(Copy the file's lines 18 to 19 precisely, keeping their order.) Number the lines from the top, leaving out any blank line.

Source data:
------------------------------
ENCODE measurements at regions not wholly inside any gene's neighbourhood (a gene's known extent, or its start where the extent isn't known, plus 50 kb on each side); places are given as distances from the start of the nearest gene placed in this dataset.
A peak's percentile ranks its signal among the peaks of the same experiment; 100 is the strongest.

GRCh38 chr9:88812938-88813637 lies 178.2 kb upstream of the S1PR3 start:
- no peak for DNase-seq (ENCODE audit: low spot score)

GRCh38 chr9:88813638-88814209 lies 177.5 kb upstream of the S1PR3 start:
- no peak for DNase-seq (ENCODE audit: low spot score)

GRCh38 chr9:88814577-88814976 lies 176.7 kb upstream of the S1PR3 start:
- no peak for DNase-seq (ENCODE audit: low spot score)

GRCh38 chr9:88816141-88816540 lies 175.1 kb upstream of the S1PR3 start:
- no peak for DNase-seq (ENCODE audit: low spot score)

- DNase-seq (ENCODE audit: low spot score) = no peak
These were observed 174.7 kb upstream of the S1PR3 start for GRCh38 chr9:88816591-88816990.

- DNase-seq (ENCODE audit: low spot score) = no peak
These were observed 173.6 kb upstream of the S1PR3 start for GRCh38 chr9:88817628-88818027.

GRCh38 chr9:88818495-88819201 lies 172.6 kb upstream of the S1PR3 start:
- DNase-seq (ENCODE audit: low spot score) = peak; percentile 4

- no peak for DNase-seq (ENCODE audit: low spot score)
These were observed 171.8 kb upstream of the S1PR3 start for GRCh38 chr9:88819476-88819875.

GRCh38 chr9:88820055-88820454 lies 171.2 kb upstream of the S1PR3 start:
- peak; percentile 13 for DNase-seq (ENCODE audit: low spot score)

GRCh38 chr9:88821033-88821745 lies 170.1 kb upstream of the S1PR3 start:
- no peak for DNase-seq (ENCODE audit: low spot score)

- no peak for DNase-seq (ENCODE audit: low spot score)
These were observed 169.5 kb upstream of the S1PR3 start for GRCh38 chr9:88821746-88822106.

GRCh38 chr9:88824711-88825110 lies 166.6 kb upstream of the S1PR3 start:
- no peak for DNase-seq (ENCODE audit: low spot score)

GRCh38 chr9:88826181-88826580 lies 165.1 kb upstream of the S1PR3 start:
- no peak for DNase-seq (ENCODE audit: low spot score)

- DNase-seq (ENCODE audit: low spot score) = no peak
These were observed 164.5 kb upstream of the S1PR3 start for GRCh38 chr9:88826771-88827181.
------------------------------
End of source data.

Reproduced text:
These were observed 171.8 kb upstream of the S1PR3 start for GRCh38 chr9:88819476-88819875.

GRCh38 chr9:88820055-88820454 lies 171.2 kb upstream of the S1PR3 start: